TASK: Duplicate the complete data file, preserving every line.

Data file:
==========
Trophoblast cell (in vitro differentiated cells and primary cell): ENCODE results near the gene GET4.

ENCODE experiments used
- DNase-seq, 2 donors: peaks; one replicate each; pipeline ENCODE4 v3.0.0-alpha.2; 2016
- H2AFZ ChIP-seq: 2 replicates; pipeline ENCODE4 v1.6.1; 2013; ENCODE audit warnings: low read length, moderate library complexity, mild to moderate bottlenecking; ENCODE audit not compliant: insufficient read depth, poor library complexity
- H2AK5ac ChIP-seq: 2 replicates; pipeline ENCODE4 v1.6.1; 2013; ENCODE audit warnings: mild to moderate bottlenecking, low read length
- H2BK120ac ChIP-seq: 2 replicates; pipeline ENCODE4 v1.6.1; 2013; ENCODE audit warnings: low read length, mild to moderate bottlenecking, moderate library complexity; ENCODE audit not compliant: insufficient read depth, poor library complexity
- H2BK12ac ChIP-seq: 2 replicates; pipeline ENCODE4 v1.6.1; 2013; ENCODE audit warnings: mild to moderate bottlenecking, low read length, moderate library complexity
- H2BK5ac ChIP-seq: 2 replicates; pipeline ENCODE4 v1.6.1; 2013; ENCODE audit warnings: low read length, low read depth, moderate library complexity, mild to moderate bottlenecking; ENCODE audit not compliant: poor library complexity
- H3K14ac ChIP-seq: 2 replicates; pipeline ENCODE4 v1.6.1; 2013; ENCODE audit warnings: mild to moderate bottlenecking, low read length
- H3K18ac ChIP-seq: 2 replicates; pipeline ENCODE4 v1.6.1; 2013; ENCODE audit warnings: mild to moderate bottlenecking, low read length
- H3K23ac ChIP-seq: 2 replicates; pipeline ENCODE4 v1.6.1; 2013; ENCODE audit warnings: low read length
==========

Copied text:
Trophoblast cell (in vitro differentiated cells and primary cell): ENCODE results near the gene GET4.

ENCODE experiments used
- DNase-seq, 2 donors: peaks; one replicate each; pipeline ENCODE4 v3.0.0-alpha.2; 2016
- H2AFZ ChIP-seq: 2 replicates; pipeline ENCODE4 v1.6.1; 2013; ENCODE audit warnings: low read length, moderate library complexity, mild to moderate bottlenecking; ENCODE audit not compliant: insufficient read depth, poor library complexity
- H2AK5ac ChIP-seq: 2 replicates; pipeline ENCODE4 v1.6.1; 2013; ENCODE audit warnings: mild to moderate bottlenecking, low read length
- H2BK120ac ChIP-seq: 2 replicates; pipeline ENCODE4 v1.6.1; 2013; ENCODE audit warnings: low read length, mild to moderate bottlenecking, moderate library complexity; ENCODE audit not compliant: insufficient read depth, poor library complexity
- H2BK12ac ChIP-seq: 2 replicates; pipeline ENCODE4 v1.6.1; 2013; ENCODE audit warnings: mild to moderate bottlenecking, low read length, moderate library complexity
- H2BK5ac ChIP-seq: 2 replicates; pipeline ENCODE4 v1.6.1; 2013; ENCODE audit warnings: low read length, low read depth, moderate library complexity, mild to moderate bottlenecking; ENCODE audit not compliant: poor library complexity
- H3K14ac ChIP-seq: 2 replicates; pipeline ENCODE4 v1.6.1; 2013; ENCODE audit warnings: mild to moderate bottlenecking, low read length
- H3K18ac ChIP-seq: 2 replicates; pipeline ENCODE4 v1.6.1; 2013; ENCODE audit warnings: mild to moderate bottlenecking, low read length
- H3K23ac ChIP-seq: 2 replicates; pipeline ENCODE4 v1.6.1; 2013; ENCODE audit warnings: low read length